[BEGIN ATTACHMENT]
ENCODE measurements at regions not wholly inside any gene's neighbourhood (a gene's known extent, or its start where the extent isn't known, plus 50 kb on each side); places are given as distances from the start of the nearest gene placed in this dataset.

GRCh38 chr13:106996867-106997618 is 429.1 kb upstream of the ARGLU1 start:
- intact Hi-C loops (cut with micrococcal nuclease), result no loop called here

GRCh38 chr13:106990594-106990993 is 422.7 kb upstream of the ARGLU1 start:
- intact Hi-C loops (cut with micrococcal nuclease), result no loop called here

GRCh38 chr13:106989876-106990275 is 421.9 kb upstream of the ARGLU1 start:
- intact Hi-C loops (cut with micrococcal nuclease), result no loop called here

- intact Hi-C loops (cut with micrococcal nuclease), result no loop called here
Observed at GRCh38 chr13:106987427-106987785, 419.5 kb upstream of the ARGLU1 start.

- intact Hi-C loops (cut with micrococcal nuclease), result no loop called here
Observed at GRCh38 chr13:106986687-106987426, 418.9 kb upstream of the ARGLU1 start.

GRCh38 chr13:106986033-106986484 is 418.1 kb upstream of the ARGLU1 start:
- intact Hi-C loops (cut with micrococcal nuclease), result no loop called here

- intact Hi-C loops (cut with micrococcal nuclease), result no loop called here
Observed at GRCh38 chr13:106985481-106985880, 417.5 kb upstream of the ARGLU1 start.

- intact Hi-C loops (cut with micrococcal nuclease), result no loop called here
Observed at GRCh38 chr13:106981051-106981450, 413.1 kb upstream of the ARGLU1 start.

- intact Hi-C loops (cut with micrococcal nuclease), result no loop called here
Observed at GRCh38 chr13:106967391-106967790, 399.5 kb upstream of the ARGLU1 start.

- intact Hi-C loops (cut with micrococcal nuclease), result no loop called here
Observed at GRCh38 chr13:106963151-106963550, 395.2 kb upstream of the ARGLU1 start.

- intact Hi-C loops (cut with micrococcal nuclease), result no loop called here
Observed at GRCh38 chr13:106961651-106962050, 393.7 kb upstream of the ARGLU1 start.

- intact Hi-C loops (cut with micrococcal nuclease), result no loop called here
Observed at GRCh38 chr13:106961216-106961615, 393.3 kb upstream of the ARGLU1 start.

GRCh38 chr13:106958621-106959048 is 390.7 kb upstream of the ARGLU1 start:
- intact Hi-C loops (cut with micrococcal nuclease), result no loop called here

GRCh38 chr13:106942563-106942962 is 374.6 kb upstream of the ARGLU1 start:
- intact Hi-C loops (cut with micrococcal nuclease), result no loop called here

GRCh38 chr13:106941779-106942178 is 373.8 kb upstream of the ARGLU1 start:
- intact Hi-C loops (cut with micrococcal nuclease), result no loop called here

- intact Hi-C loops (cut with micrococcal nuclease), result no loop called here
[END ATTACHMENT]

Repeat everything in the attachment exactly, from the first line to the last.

ENCODE measurements at regions not wholly inside any gene's neighbourhood (a gene's known extent, or its start where the extent isn't known, plus 50 kb on each side); places are given as distances from the start of the nearest gene placed in this dataset.

GRCh38 chr13:106996867-106997618 is 429.1 kb upstream of the ARGLU1 start:
- intact Hi-C loops (cut with micrococcal nuclease), result no loop called here

GRCh38 chr13:106990594-106990993 is 422.7 kb upstream of the ARGLU1 start:
- intact Hi-C loops (cut with micrococcal nuclease), result no loop called here

GRCh38 chr13:106989876-106990275 is 421.9 kb upstream of the ARGLU1 start:
- intact Hi-C loops (cut with micrococcal nuclease), result no loop called here

- intact Hi-C loops (cut with micrococcal nuclease), result no loop called here
Observed at GRCh38 chr13:106987427-106987785, 419.5 kb upstream of the ARGLU1 start.

- intact Hi-C loops (cut with micrococcal nuclease), result no loop called here
Observed at GRCh38 chr13:106986687-106987426, 418.9 kb upstream of the ARGLU1 start.

GRCh38 chr13:106986033-106986484 is 418.1 kb upstream of the ARGLU1 start:
- intact Hi-C loops (cut with micrococcal nuclease), result no loop called here

- intact Hi-C loops (cut with micrococcal nuclease), result no loop called here
Observed at GRCh38 chr13:106985481-106985880, 417.5 kb upstream of the ARGLU1 start.

- intact Hi-C loops (cut with micrococcal nuclease), result no loop called here
Observed at GRCh38 chr13:106981051-106981450, 413.1 kb upstream of the ARGLU1 start.

- intact Hi-C loops (cut with micrococcal nuclease), result no loop called here
Observed at GRCh38 chr13:106967391-106967790, 399.5 kb upstream of the ARGLU1 start.

- intact Hi-C loops (cut with micrococcal nuclease), result no loop called here
Observed at GRCh38 chr13:106963151-106963550, 395.2 kb upstream of the ARGLU1 start.

- intact Hi-C loops (cut with micrococcal nuclease), result no loop called here
Observed at GRCh38 chr13:106961651-106962050, 393.7 kb upstream of the ARGLU1 start.

- intact Hi-C loops (cut with micrococcal nuclease), result no loop called here
Observed at GRCh38 chr13:106961216-106961615, 393.3 kb upstream of the ARGLU1 start.

GRCh38 chr13:106958621-106959048 is 390.7 kb upstream of the ARGLU1 start:
- intact Hi-C loops (cut with micrococcal nuclease), result no loop called here

GRCh38 chr13:106942563-106942962 is 374.6 kb upstream of the ARGLU1 start:
- intact Hi-C loops (cut with micrococcal nuclease), result no loop called here

GRCh38 chr13:106941779-106942178 is 373.8 kb upstream of the ARGLU1 start:
- intact Hi-C loops (cut with micrococcal nuclease), result no loop called here

- intact Hi-C loops (cut with micrococcal nuclease), result no loop called here